What is Project Ara? How will it affect me? When? All these questions answered.
Back in 2013 a concept video for modular phones first brought the idea to the masses. Phonebloks was its name, since then the designer, Dave Hakkens, teamed up with Motorola to develop the concept, which was later taken over by Google.
Then after all of that, we ended up with Project Ara. Google has been updating us on the progress the Ara has been making since then. The point at which you’ll be able to head out and buy one is getting ever closer.
Firstly, what advantages does a modular phone have compared to a regular old smartphone? For a kick-off you don’t buy features you don’t need, saving you money. Then there is the option to customize certain aspects of the phone, want a better camera? No problem. Would you like more battery life? Easy, buy a bigger battery. This is a concept any PC enthusiast will be very familiar with.
One of the biggest boons overall would be the saving of money in the bigger picture of the phone’s lifespan. Usually, any major phone company will release a new flagship every 2 years or so. Each time you get a new phone you replace the entire handset. How about just upgrading the RAM? Or just slotting in a new CPU? Now you won’t have to scrap the entire device at one time.
There are other similar devices in the making here. Fairphone 2 is similar in its concept to Ara, although it’s not as modular as Google’s efforts, allowing you to replace seven of the internal components.
Where did Project Ara come from?
While Dave Hakkens was working on Phonebloks in 2013, Motorola was secretly working on their own modular device. Eventually, Dave and Motorola teamed up to create Project Ara which was taken over by Google.
Since Google has been at the helm of Ara, it has been taken from the concept stage to the prototype stage. Although this transition has not been without its difficulties, which is understandable given the nature of the project. There were plans for a trial launch in Puerto Rico back in 2015, which was not to be. Since then there hasn’t been a great amount of updates or new information until Google’s I/O conference earlier this year.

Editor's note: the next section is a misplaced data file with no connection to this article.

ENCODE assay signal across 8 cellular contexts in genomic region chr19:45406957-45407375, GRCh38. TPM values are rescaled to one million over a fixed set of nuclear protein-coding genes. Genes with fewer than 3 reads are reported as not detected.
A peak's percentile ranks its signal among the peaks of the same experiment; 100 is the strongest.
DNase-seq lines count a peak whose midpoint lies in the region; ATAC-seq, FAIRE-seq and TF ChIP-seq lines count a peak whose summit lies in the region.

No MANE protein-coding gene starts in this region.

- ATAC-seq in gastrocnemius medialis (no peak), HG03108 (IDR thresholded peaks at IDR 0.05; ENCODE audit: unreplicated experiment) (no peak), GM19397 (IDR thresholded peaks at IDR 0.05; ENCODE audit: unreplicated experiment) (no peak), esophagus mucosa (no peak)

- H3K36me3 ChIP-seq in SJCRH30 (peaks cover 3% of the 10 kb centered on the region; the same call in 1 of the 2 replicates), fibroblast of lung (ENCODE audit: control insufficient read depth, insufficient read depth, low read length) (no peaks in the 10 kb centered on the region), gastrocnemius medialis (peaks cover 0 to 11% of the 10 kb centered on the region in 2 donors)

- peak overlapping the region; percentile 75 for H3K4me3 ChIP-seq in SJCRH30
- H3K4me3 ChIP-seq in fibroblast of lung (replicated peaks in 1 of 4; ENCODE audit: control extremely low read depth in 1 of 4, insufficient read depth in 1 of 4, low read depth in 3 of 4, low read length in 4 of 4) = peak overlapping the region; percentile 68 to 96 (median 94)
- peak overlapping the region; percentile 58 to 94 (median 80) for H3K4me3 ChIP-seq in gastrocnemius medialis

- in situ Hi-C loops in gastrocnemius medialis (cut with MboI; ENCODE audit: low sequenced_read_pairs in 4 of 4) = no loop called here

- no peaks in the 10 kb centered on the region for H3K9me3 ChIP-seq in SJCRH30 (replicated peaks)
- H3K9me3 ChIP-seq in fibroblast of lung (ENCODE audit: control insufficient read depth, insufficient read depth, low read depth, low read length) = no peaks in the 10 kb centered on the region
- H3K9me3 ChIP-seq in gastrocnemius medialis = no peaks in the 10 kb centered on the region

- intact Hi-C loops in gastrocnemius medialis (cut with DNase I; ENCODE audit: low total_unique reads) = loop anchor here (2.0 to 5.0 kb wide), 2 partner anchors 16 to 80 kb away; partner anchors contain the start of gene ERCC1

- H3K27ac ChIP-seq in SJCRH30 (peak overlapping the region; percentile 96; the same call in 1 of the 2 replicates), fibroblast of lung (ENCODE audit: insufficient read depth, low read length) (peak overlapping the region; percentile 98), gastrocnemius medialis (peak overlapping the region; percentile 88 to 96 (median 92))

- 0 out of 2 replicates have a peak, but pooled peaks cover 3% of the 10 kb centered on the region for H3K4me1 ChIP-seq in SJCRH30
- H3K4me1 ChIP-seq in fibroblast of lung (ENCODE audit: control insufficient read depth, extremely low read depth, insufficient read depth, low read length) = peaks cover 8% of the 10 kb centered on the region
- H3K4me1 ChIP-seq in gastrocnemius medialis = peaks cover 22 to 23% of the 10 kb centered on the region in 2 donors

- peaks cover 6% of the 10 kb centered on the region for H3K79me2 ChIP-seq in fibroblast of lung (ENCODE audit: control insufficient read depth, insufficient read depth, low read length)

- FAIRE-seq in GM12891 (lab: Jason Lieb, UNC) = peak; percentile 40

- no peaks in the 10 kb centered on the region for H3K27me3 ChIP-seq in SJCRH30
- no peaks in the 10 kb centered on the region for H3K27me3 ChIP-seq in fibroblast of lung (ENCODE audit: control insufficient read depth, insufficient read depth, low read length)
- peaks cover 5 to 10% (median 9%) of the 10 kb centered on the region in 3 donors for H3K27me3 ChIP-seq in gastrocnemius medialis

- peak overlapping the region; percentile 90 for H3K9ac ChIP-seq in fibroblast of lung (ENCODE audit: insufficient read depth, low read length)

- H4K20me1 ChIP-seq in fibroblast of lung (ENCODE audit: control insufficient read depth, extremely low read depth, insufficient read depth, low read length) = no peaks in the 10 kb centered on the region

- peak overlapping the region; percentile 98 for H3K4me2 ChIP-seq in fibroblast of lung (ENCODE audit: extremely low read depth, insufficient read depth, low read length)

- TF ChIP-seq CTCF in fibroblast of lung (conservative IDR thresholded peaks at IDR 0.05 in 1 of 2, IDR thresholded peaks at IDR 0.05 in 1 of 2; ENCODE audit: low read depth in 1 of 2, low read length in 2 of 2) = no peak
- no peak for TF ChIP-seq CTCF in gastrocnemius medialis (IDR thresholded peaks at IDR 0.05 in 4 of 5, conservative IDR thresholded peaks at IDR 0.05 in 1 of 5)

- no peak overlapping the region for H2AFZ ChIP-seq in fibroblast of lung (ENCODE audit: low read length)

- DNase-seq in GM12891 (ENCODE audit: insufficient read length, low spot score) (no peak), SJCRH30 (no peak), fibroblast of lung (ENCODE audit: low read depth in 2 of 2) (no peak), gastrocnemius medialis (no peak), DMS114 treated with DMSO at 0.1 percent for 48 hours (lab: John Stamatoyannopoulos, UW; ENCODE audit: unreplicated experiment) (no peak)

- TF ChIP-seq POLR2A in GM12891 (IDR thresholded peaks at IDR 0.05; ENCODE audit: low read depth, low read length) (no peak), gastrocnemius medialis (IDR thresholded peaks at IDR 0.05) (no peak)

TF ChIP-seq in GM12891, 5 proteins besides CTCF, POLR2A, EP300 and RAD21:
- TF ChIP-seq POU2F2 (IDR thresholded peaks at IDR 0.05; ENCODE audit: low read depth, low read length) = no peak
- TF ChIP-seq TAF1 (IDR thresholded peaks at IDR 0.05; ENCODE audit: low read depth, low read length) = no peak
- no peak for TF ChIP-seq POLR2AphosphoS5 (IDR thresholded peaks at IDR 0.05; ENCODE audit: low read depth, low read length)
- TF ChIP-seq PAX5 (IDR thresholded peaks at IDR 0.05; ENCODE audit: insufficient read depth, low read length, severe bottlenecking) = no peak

Google has seemingly been hard at work making the modular phone a reality. However, the ambitions seem to have been drawn back gradually. Google say that a developer edition will ship before the year’s end for the earliest of early adopters.
Google I/O update
Fans of Ara were happy to see the prototype demoed on stage this year. An “Okay Google” command was spoken and this prompted the device to eject one of its modules. A new demo video was also released. The video shows Ara users swapping camera, button and speaker modules with each other.
The biggest update of all was, without a doubt, Google’s announcement the Project Ara is currently on course for its 2017 commercial launch. Developer units will be shipping in the Autumn of 2016. This will be the first time Google developed an in-house phone.
Project Ara should be ramping up again soon with the developer editions being released shortly. The project will only be successful if enough people take to the idea. Of course, there can be no guarantee that there won’t be any setback or issues in the run-up to 2017.
If Google can deliver this project in the next 18 months, then this will be a very personal and unique phone offering. A lot will depend on the price, though we’re looking forward to the next development in the world of modular phones.